In example from the first question, I assigned it to val

implicit val KA = scalaz.Kleisli.kleisliIdApplicative[Int]

because scala was not able to figure out the corresponding Int type for this applicative. In other words, it did not know Applicative for which Reader to bring in. (though sometimes compiler can figure it out)

For the Applicatives with one type parameter, we can bring implicit instances in just by using import

import scalaz.std.option.optionInstance 
import scalaz.std.list.listInstance


Okay, you have the instance. Now you need to invoke point on it. You have few options:

1. Access method directly:


2. Explicitly pull it from implicit context:


If you look into Applicative object, you would see

object Applicative {
  @inline def apply[F[_]](implicit F: Applicative[F]): Applicative[F] = F

Implementation of apply, is only returning the corresponding Applicative[F] instance for some type F.

So Applicative[Option].point("hello") is converted to Applicative[Option].apply(scalaz.std.option.optionInstance) which in the end is just optionInstance

3. Use syntax

import scalaz.syntax.applicative._ 

brings this method into implicit scope:

  implicit def ApplicativeIdV[A](v: => A) = new ApplicativeIdV[A] {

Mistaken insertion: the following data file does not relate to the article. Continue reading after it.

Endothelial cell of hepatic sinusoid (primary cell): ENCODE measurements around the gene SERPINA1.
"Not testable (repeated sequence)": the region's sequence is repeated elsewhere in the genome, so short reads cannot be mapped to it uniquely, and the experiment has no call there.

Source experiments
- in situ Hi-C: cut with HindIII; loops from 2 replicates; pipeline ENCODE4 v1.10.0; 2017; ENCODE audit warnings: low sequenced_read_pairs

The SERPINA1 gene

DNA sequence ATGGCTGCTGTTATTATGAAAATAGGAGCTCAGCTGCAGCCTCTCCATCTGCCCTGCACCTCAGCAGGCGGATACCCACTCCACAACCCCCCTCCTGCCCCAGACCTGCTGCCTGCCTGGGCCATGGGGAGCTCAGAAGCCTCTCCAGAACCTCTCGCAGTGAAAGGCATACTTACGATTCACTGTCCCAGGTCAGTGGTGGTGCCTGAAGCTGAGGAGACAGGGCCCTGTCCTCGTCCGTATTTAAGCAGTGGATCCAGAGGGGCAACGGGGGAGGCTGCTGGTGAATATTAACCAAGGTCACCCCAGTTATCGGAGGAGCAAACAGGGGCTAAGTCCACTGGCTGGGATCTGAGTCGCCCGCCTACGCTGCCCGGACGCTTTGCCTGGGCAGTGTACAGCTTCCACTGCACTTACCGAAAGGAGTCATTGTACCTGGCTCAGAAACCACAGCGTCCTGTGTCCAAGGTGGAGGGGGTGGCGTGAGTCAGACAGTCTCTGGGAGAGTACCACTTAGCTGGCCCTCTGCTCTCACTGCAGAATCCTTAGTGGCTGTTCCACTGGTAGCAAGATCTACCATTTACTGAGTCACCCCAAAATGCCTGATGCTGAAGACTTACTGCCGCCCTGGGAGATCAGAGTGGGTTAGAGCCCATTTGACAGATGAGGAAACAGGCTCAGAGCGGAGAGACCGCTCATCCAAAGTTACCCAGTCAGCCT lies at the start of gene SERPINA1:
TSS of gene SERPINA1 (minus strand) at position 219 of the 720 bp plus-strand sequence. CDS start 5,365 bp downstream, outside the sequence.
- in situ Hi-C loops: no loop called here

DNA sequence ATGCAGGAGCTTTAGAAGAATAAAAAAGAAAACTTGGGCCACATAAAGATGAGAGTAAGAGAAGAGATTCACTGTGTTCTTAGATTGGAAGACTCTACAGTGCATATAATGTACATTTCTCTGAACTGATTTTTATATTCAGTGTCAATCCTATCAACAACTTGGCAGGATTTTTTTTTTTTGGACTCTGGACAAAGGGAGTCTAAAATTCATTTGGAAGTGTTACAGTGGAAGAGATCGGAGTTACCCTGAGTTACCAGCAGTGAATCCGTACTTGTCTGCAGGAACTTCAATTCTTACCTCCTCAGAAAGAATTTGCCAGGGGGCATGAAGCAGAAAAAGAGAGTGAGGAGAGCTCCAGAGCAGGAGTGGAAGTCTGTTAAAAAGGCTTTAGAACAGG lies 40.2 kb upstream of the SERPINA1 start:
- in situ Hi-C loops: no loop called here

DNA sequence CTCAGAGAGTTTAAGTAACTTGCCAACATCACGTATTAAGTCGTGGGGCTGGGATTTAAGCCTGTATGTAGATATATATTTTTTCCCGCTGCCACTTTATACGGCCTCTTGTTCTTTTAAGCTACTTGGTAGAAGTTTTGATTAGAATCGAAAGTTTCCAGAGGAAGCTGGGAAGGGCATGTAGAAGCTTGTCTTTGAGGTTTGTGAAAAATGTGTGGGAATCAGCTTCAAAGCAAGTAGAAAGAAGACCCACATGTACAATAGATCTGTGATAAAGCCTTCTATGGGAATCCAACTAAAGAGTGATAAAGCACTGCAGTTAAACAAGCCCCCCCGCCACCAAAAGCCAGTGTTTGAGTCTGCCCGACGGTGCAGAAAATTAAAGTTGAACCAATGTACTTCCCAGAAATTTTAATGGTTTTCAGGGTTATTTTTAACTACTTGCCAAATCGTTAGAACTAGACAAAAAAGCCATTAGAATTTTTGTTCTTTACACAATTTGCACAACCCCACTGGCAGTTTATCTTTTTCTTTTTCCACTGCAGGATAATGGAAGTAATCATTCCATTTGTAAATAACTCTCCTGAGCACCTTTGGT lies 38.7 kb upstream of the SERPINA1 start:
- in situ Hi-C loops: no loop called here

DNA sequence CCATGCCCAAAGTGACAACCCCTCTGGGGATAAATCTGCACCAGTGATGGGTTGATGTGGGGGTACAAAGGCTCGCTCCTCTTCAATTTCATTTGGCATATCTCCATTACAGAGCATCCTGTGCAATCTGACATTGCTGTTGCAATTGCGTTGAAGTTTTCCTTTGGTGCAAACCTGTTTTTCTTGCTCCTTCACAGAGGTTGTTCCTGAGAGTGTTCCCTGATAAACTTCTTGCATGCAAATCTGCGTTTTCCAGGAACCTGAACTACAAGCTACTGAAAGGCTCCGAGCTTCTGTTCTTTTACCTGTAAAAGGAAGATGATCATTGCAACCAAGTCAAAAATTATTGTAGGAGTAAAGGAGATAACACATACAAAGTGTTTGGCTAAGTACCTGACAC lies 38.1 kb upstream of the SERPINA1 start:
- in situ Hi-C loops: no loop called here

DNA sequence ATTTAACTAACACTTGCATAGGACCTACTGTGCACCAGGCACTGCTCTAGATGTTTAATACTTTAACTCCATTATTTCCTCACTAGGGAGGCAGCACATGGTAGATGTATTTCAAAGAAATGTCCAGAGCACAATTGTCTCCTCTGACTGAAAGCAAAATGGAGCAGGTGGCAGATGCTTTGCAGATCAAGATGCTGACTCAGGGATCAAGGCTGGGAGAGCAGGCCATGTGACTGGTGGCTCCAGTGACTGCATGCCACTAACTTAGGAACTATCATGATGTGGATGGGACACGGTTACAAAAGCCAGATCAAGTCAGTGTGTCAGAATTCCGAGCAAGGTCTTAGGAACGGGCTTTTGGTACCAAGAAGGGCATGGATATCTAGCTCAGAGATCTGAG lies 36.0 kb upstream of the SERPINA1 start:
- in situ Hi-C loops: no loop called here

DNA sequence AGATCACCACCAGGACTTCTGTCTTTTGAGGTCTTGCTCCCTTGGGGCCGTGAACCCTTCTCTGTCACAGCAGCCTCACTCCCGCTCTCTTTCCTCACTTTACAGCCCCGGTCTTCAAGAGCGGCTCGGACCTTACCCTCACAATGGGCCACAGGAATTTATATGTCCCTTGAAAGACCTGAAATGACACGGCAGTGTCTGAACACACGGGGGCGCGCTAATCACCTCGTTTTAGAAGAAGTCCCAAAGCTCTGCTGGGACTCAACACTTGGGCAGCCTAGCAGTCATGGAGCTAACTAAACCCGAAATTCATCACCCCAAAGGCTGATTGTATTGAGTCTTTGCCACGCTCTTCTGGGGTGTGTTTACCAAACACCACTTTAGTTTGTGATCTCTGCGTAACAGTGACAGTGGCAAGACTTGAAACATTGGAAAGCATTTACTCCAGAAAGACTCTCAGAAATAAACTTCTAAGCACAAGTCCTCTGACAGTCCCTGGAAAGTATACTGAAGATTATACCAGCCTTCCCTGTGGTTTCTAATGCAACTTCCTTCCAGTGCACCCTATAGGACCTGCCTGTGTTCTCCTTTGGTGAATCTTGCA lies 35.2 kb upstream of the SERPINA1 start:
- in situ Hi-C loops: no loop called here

val nv = Need(v)
    def self = nv.value

  trait ApplicativeIdV[A] extends Ops[A] {
    def point[F[_] : Applicative]: F[A] = Applicative[F].point(self)
    def pure[F[_] : Applicative]: F[A] = Applicative[F].point(self)
    def η[F[_] : Applicative]: F[A] = Applicative[F].point(self)
  }  ////

So then, whenever you try to invoke point on a String


compiler realizes, that String does not have the method point and begins to look through implicits, how it can get something which has point, from String.

It finds, that it can convert String to ApplicativeIdV[String], which indeed has method point:

 def point[F[_] : Applicative]: F[A] = Applicative[F].point(self)

So in the end - your call desugares to

new ApplicativeIdV[Option]("hello")

More or less all typeclasses in scalaz are working the same way. For sequence, the implementation is

def sequence[G[_]: Applicative, A](fga: F[G[A]]): G[F[A]] =
    traverse(fga)(ga => ga)

This colon after G means, that Applicative[G] should be provided implicitly. It is essentialy the same as:

def sequence[G[_], A](fga: F[G[A]])(implicit ev: Applicative[G[_]]): G[F[A]] =
        traverse(fga)(ga => ga)

So all you need is the Applicative[G], and Traverse[F].

import scalaz.std.list.listInstance
import scalaz.std.option.optionInstance
Traverse[List].sequence[Option, String](Option("hello"))
  • Thanks for adding this explanation. A couple of minor remarks: - I guess you meant which in indeed has method point. -There's also a ] missing in the implicit version of sequence. – Damian Nadales Jul 28 '16 at 14:38
  • ye, sorry messed that up a bit :). They both are aliases, so in this context you can use them interchangeably. I updated the post – I See Voices Jul 28 '16 at 16:41